Crude oil price increases = petrol increases
17 August 2000 Media Statement
Crude oil price increases = petrol increases, but not the other way around
Petrol prices increases today reinforce the need for a benchmark petrol price, Deputy Prime Minister Jim Anderton said.
"Crude oil prices go up and down all the time. But it seems that when they go up petrol prices increase yet when they go down oil companies say crude oil is not a major factor in petrol prices," Deputy Prime Minister Jim Anderton said.
"A month ago crude oil prices were at a high of $NZ 66 a barrel. At that time petrol was $1.119 a litre.
"Over the next two weeks they plummeted to $NZ 55.72 a barrel. But the petrol price did not change.
"Since then crude oil prices have increased and so have petrol prices, by 3 cents on the 7th of August and another 3 cents today.
"It seems that crude oil price increases have a marked effect on petrol prices but crude oil price decreases do not.
"These contradictory signals from petrol companies reinforce the need for a petrol price benchmark.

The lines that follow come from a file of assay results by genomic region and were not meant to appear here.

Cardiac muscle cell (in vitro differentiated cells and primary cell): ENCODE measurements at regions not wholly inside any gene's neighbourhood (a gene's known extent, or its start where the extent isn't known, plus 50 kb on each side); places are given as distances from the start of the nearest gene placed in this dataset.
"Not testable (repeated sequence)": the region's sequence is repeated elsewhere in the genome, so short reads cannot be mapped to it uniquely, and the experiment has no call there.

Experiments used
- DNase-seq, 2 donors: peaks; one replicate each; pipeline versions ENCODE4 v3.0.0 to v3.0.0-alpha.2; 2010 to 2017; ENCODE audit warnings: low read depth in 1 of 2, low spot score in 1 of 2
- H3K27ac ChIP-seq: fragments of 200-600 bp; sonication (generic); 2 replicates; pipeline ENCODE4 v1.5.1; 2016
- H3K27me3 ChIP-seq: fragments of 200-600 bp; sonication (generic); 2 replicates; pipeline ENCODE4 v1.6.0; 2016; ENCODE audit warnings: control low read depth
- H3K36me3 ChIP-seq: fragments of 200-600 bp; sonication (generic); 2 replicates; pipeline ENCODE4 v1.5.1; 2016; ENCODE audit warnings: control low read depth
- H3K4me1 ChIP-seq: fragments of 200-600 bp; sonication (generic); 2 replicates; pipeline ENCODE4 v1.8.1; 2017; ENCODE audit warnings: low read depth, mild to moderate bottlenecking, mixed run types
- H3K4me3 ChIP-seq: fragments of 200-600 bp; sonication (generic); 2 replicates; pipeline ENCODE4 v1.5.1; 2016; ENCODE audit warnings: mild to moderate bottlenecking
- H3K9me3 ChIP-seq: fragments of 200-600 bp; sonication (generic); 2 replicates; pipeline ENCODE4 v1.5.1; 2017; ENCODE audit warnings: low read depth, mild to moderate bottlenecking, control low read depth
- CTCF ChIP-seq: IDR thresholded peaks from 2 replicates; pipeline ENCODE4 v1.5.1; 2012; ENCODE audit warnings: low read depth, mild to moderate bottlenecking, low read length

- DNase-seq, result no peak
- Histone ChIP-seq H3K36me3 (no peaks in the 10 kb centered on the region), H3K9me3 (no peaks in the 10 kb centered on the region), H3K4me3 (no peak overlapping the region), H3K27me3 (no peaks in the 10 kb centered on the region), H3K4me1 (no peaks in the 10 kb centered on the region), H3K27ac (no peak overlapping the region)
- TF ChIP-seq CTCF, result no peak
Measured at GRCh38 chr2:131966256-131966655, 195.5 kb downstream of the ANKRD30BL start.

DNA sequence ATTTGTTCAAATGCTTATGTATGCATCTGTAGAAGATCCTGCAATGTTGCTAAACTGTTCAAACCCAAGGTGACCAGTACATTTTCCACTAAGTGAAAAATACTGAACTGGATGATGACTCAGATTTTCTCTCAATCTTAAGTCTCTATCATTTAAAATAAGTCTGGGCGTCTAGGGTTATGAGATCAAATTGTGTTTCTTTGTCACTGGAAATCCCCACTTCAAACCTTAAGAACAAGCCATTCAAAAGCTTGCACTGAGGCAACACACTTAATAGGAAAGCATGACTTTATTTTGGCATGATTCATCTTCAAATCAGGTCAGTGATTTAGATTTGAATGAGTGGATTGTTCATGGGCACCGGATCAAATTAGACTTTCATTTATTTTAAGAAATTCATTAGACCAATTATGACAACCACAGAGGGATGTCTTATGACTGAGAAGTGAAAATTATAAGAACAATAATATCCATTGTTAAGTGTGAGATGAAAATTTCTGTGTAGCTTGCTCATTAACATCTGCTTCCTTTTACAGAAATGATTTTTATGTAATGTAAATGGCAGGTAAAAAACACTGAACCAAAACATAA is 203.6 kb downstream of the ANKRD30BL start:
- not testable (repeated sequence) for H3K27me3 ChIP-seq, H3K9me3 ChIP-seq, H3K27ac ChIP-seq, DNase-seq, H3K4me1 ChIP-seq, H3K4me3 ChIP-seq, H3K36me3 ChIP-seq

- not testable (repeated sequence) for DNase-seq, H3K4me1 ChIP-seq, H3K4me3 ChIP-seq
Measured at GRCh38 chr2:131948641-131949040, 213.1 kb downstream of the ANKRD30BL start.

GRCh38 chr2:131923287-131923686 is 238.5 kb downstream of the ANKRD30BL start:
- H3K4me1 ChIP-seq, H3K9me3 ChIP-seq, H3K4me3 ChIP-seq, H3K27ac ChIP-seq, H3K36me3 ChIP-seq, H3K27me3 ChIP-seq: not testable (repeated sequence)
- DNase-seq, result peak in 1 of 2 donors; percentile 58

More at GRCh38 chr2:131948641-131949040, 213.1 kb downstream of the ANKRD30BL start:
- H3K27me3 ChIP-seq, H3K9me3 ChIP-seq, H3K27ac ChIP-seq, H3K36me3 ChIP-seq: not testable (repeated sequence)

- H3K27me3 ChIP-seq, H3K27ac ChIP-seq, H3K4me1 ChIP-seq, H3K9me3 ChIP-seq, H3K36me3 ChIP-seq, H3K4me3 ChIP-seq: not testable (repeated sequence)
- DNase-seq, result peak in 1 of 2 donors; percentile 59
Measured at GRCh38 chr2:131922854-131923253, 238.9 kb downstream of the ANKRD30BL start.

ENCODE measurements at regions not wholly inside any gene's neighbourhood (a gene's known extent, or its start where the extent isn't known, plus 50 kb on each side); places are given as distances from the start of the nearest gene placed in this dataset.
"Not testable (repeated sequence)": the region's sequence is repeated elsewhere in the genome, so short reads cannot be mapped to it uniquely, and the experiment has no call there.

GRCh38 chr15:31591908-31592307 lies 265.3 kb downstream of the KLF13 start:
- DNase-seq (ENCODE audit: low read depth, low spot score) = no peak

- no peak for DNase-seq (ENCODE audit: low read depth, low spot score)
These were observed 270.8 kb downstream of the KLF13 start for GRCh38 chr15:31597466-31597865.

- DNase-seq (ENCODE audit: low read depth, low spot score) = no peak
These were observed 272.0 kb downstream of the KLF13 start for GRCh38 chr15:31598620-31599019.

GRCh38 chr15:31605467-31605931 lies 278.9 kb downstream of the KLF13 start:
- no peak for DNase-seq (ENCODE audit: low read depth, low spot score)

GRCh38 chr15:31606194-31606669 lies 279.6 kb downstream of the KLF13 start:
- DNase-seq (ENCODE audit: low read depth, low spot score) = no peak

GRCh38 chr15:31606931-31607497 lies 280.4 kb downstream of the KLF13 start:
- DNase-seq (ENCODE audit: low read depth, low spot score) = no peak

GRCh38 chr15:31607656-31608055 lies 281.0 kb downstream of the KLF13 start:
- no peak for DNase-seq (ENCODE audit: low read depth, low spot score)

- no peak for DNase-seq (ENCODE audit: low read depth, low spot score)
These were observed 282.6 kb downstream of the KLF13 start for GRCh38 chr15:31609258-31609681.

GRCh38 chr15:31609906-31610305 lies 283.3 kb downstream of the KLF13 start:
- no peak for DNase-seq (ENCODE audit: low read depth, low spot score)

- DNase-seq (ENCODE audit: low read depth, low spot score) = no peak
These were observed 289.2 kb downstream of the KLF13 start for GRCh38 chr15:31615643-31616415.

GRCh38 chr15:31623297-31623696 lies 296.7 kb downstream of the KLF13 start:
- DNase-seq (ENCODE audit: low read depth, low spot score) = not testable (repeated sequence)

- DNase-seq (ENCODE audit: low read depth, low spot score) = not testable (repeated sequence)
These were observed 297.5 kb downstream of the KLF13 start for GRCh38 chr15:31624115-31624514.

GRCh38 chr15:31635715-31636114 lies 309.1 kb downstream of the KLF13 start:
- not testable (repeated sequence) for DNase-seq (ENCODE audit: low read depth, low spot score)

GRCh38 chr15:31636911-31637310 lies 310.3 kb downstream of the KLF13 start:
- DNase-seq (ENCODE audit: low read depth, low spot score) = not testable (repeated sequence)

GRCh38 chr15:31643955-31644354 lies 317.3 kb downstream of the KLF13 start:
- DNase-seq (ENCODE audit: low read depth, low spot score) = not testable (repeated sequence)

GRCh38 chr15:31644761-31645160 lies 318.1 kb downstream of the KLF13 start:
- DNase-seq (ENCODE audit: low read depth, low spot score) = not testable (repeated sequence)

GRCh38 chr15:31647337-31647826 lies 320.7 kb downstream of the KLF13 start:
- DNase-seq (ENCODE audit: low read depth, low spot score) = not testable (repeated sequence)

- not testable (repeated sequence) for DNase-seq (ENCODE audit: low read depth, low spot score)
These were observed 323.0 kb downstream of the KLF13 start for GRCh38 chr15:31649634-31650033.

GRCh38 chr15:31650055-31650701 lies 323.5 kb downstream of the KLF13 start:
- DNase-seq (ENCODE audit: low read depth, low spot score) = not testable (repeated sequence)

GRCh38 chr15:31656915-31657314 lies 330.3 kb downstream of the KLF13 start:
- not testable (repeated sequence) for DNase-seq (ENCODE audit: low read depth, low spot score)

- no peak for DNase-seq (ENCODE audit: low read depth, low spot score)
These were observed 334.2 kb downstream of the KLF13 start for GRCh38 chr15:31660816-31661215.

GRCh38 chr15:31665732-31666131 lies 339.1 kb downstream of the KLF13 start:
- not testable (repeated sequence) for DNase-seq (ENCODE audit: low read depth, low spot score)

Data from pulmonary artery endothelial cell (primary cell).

"Petrol and crude oil prices move all the time. All New Zealanders want to know what is a fair price at any given moment.
"A benchmark price would take into account crude oil price movements and would allow more informed debate on this issue.
Jim Anderton said oil companies appear to be colluding in their attempt to blame tax for the price of petrol.
"What they are asking for is a government subsidy for increased petrol prices.
"When petrol prices go up spending on other goods goes down. So higher petrol prices do not deliver a net increase in total GST revenue received by the government.
"Petrol companies know this. If they can't tell the truth about this why should the public believe them about anything else," Jim Anderton said.